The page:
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In one of the first major global travel forecasts for next year,
the Travel Industry Association of America projects a 4.4 percent
increase in domestic and international travel spending next year
over this year.
The TIA’s annual travel forecast, released during its Marketing
Outlook Forum in Austin this week, is a traditional bellwether of
the industry’s health.
Although many at the forum warned about the possibility of
international crises that could hurt the forecast, several analysts
noted that economic indicators suggest a rebound is possible.
“Travel spending (in the United States) will post gains but it
will be a long winding road back to prior peaks,” said Richard
Curtin, director of consumer surveys at the University of
Michigan’s Survey Research Center. “Gains will be very slight.”
Last year, TIA forecast a 5 percent increase in travel spending
for 2003; the actual increase will be closer to 3 percent,
according to TIA data.
“Domestic leisure has been the industry savior,” said TIA
spokeswoman Cathy Keefe.
At the American Society of Travel Agents annual conference in
Miami this week, some in the industry said they already have
started to see an uptick.
Mandy Chomat, senior vice president for sales and marketing of
Sandals and Beaches Resorts, said he has been visiting travel
agents across the country over the past few weeks.
“They’re telling me they’re starting to see the phone ring,
people are traveling again,” he said.
Bookings for Sandals/Beaches resorts for next year are above
what they were this time last year, said Chomat. “I feel it’s going
to be a strong 2004,” Chomat said.
The increases in leisure travel have helped offset business
travel (which is down 4 percent so far this year) and international
travel (which is down 3.7 percent), according to the TIA.
However, the TIA said a growing economy should help boost
business travel by 4.2 percent from 2003 to 2004, which would be
the first increase since 1999.
Still, some executives said current studies may not accurately
reflect the habits of today’s business travelers, many of whom use
leisure rates and book through the Internet.
“Business travel is back, but it’s in a different form than
we’ve ever seen before,” said Robert Dirks, senior vice president
of brand management and marketing for Hilton Hotels.
Analysts were more bullish on the growth of inbound travelers
next year, despite continuing sluggishness in that market. In the
last decade, the U.S. share of international travel has fallen 37
percent, according to Department of Commerce data.
The latest Department of Commerce numbers released during the
forum predict that the number of international visitors to the
United States will grow at a rate of 5 percent from 2004 to 2006,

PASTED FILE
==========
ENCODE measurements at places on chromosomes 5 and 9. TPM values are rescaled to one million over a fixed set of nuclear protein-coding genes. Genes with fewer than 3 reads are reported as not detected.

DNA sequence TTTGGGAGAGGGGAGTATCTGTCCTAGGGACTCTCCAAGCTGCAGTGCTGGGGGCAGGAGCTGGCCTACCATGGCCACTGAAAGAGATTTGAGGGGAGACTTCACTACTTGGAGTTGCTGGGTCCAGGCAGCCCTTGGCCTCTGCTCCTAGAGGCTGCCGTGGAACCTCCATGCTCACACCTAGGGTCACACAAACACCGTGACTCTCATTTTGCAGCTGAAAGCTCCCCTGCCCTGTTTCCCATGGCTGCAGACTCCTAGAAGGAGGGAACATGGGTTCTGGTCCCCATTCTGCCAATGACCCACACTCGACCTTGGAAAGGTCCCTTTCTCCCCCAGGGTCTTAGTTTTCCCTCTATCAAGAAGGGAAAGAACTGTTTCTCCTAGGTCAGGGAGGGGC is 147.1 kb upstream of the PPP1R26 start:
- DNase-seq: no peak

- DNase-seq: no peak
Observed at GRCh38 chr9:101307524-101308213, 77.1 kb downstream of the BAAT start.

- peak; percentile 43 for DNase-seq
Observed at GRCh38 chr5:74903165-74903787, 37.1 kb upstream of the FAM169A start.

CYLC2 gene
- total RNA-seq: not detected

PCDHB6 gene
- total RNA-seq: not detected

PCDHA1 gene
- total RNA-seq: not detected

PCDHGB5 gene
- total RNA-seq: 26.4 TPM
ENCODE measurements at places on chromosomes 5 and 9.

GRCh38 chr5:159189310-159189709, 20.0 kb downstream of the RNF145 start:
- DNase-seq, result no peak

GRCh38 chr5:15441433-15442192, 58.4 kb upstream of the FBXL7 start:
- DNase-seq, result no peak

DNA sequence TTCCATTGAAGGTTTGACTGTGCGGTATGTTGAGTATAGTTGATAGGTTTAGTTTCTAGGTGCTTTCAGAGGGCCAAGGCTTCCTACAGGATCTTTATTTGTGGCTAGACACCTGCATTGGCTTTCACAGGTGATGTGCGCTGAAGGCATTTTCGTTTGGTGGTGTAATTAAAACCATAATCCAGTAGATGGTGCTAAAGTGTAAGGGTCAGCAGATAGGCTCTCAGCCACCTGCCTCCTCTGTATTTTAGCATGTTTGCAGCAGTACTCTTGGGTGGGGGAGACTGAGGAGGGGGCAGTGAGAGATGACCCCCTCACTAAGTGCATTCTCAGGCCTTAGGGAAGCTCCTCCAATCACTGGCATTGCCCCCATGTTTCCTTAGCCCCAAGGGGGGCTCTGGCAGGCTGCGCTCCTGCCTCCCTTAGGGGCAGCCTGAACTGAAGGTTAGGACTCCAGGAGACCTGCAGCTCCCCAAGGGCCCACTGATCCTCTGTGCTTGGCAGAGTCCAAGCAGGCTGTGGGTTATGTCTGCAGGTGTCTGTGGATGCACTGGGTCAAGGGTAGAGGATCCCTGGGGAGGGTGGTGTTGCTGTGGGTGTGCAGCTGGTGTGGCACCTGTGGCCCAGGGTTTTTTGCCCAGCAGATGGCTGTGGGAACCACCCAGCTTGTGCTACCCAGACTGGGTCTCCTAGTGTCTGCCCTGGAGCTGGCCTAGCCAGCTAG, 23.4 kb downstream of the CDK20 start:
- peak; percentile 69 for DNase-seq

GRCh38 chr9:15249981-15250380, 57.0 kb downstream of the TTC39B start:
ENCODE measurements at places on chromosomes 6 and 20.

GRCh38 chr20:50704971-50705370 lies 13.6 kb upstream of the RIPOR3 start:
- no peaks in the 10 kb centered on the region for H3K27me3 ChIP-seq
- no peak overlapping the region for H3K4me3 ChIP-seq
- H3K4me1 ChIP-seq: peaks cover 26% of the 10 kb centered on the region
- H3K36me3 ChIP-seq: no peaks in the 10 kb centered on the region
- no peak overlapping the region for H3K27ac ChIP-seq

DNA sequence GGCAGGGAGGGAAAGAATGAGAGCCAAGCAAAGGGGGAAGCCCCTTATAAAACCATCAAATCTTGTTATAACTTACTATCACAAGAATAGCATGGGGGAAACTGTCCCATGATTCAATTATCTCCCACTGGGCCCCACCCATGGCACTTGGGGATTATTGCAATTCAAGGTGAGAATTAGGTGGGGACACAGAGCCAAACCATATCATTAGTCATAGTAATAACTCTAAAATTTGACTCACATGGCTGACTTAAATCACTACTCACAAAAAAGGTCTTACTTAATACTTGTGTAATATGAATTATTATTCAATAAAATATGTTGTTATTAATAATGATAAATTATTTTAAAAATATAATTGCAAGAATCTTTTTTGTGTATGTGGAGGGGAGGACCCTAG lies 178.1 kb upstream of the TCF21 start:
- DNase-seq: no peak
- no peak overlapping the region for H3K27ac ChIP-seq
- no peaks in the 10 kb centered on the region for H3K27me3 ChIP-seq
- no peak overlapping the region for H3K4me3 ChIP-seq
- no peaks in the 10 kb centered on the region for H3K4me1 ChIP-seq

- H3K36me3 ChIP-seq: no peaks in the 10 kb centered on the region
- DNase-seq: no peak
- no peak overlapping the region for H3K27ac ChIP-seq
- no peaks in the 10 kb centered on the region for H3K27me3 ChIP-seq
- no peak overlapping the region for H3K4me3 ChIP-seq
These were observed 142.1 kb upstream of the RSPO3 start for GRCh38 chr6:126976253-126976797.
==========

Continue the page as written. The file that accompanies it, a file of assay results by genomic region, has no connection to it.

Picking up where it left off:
thanks in part to a favorable exchange rate.
By 2007, 48.8 million visitors are expected to visit the U.S.,
up from 40.1 million this year, according to Helen Marano, director
of the Department of Commerce’s Office of Travel and Tourism.
The effort to attract international tourists will be aided by a
$50 million allocation to promote tourism from the U.S. government,
the first of its kind. The $50 million will initially be used to
target five countries Canada, Mexico, Japan, Germany and United
Small countries with thriving economies will likely provide a
large percentage of the projected travel growth.
Increases of more than 30 percent from countries like Austria,
Denmark, Finland and Sweden will help Europe traffic to the U.S.
grow by 28 percent by 2007, according to Department of Commerce
“Granted, (the numbers) are from a smaller base, but this is a
strong statement that these are other countries we should be
looking at,” Marano said.
Asia Pacific traffic is projected to grow 13 percent from 2002
to 2007, with China and South Korea providing the bulk of the new
“Beginning in 2004, we expect a full turnaround for Asia travel
to the United States,” said Adam Sacks, managing director of travel
and tourism division of research firm Global Insight.
But Sacks added that 2007 Asia Pacific travel levels will still
be 10 percent below peak 2000 levels. Traffic from Japan alone has
declined 44 percent from 1997.
Still, new visa restrictions could derail the recovery in
international visitors, executives warned.
Some travelers may have to wait two months to get a visa under
new review policies, said John Marks, president and CEO of the San
Francisco Convention & Visitors Bureau and the TIA national
“It’s hard to believe” the government is implementing these
procedures at a time when “uncertainty about travel to the U.S. has
never been higher,” he said.